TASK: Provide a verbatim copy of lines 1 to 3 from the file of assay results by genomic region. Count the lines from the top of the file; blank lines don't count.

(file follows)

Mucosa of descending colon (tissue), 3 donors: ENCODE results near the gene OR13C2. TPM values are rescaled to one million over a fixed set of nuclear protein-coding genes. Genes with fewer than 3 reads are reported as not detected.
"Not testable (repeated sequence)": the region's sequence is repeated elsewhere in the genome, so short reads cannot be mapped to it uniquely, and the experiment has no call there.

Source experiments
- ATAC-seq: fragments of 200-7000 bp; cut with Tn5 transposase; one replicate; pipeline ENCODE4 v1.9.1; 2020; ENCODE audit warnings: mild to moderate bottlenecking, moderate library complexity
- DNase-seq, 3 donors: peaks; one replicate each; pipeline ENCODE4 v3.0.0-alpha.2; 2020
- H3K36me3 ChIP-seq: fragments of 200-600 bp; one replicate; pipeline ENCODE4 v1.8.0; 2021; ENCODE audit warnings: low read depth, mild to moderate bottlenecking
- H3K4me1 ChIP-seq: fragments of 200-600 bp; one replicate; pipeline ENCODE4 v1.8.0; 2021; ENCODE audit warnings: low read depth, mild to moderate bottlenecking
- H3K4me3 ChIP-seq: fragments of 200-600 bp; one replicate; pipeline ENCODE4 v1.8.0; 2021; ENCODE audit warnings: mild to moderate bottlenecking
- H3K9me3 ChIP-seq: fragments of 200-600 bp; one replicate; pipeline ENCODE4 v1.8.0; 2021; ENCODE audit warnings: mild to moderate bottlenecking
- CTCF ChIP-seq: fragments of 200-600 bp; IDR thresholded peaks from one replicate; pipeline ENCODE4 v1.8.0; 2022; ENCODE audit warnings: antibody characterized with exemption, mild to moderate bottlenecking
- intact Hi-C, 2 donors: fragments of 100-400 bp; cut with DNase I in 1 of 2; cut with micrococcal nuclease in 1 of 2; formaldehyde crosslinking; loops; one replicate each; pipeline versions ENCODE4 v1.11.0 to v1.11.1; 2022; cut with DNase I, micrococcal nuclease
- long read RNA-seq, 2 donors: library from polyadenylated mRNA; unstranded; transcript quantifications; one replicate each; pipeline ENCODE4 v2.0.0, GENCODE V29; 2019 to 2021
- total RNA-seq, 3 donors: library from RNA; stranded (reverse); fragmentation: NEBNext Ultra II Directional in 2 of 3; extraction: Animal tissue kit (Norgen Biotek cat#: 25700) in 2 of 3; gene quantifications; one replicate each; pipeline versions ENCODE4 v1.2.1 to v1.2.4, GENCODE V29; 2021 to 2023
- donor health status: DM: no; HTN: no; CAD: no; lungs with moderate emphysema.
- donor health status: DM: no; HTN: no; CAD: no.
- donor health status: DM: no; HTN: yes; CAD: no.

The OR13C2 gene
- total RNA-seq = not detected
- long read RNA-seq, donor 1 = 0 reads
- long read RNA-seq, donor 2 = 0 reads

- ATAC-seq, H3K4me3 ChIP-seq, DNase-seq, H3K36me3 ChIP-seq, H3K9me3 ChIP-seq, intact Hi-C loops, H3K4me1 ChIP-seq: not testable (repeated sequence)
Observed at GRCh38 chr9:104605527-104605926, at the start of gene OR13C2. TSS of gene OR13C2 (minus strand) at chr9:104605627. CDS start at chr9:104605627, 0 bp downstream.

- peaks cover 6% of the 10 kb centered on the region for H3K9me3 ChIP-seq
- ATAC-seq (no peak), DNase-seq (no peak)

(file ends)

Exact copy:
Mucosa of descending colon (tissue), 3 donors: ENCODE results near the gene OR13C2. TPM values are rescaled to one million over a fixed set of nuclear protein-coding genes. Genes with fewer than 3 reads are reported as not detected.
"Not testable (repeated sequence)": the region's sequence is repeated elsewhere in the genome, so short reads cannot be mapped to it uniquely, and the experiment has no call there.

Source experiments